The Cook the Queen and the Kelly
Frog Hollow Park, Darwin City
August 11 - 15 & 18 - 22, 2010
Tall Territory Tales!
Who taught Ned Kelly to use chopsticks and why?
What was the Queen really doing in the Tanami Desert in 1954?
How did Captain Cook arrive in the Red Centre and who are the Sons of Cook?
All will be revealed when Tracks Dance Company divulges three untold Territory ‘truths’ in typical Territory style! ‘The Cook, The Queen, and The Kelly’ is a magical outdoor performance, set under the stars in the beautiful Frog Hollow Park and featuring a cast of 30 dancers and actors.
Worlds collide, cultures connect and folklore becomes fact in this comic celebration of twisted history!
Someone tells you a story. At first, it seems far-fetched, then you hear another, and another, until the ideas of fact & fiction are challenged. Is truth what we see, hear and sense, or is it something that we make up? Is it what is left after years of telling the story? In the Cook The Queen and The Kelly we look at stories we have collected over the years, well founded with elements of truth, which lead us to an understanding of how we live in the Territory. What is our connection to this place and our responsibility to care for it? No matter how tall the tale may seem, a cheeky self-reflection goes on.
Ned Kelly escapes the noose, arrives in Darwin, marries a Chinese woman, and all his descendants are Irish Chinese. Captain Cook navigates his way through the inland sea, leaving progeny in his wake, declaring an inaccurate “nullius” for this “Terra” and laying claim to the right to populate it with the Sons of Cook. Queen Elizabeth, the first reigning Monarch to set foot on Australian soil, is affected by the similarities of symbols used in her colony both by the Westerners and the Warlpiri people of the Tanami desert – two strong laws existing in the same land – what a concept.
Our creative team, cast, and crew comes from the enormous talent pool Tracks draws on in Darwin, the Northern Territory, and beyond: all of them have a history of working with Tracks, and all of them have added to our sense of local stories. A Tracks show utilises many volunteers and we thank them for their huge contribution to the development of Territory Culture.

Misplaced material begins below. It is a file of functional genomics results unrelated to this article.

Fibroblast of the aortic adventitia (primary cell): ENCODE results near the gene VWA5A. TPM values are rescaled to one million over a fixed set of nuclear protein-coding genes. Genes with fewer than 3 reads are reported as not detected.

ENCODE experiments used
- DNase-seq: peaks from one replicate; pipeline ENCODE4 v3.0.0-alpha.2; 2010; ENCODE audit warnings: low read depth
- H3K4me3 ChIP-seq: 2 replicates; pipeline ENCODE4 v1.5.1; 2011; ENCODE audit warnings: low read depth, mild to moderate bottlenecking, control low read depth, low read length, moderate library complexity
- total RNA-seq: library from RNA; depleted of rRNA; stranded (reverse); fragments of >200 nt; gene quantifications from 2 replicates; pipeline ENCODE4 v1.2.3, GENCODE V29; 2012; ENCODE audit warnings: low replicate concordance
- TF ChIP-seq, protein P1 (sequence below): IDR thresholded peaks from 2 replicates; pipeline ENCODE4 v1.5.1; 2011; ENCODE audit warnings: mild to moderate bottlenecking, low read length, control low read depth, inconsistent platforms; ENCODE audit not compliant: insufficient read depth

Many years ago David and I were working in Alice Springs. I remember we were chatting to Elder Kumanjayi Rebuntja and he mentioned Captain Cook travelling through Alice. I have ever since had an image of the Endeavour sailing past Uluru.
I grew up in Kelly country. As a kid playing in the bush near Glenrowan (the place of Ned’s final shoot out) I was haunted by the story of this wild bushranger, his armour, guns and ability to kill. I would pick up a piece of rusted metal off the ground, hear a sound as if his ghost was coming and run for my life. Later I read writing's by my Dad’s eldest brother, (a collector of family stories) of how my great, great, great, Grandfather (a blacksmith) helped make the Kelly Gang’s armour. (This had been hushed up, as our family didn’t want to be seen as Kelly sympathisers.) From his wife we heard that her great, great, Grandfather, (a magistrate) believed that Ned had been substituted by another at the gallows and it was not he who had been hanged. We also found information that it was believed Kelly had been inspired by a touring exhibition of Chinese warriors’ armour and that his armour was founded on this.
Working in the Aboriginal community of Lajamanu we were developing the Milpirri performance based on one of the tribe’s most powerful ceremonies - Kuridji. It contains the symbols of the kangaroo, emu, shield, morning star and two leafy branches. At the time a key community person went to Canberra. As he entered Parliament House he looked up and saw the symbols from this ceremony in the form of the Australian Coat of Arms. On his return there was excitement amongst the elders as they heard the story of how the country’s place of ‘white fella’ law carried the Warlpiri’s most powerful symbols, which they saw as an acknowledgment of equality of the two laws of this country. Later it became a joke as one man kept asking, “How did the Queen steal our symbols to make that Coat of Arms?”
Direction: Tim Newth, David McMicken
Choreography: Joanna Noonan, Jess Devereux, Nick Power, Rosie O’Reilly in collaboration with dancers and directors
Writer/Dramaturge: Gail Evans
Original Music/Soundtrack: David McMicken
Design: Tim Newth
Costume Designer/Supervisor: Lynn Ferguson
Lighting Designer: Chris Kluge
Lead Performers: Jess Devereux, Nick Power, Daniel Cunningham, Gail Evans, Kin Leong and Yoris Wilson
Guest Performer: Myra Nungarrayi Herbert
Production and Promotions Personnel
Production/Stage Manager: Kelly Blumberg
Production Manager: Suzi Cordell
Sound Engineer: Matthew Cunliffe
Sound Operator: Eugenio Hallen
Lighting Operator: Dorian Aberasturi
Follow Spot Operator: Emma Stocker
Assistant Stage Manager: CJ Fraser-Bell
Properties and Stage Construction: Don Whyte Framing, Kelly Blumberg, Tim Newth, Chris Kluge
Wardrobe Assistants: Marie Nitsche-McGregor, Sam Edwards, Brenda Lord
Promotions/Publicity: Gail Evans, Fiona Carter
Poster Image and Design: Mark Marcelis
Graphic Design: Narelle Sullivan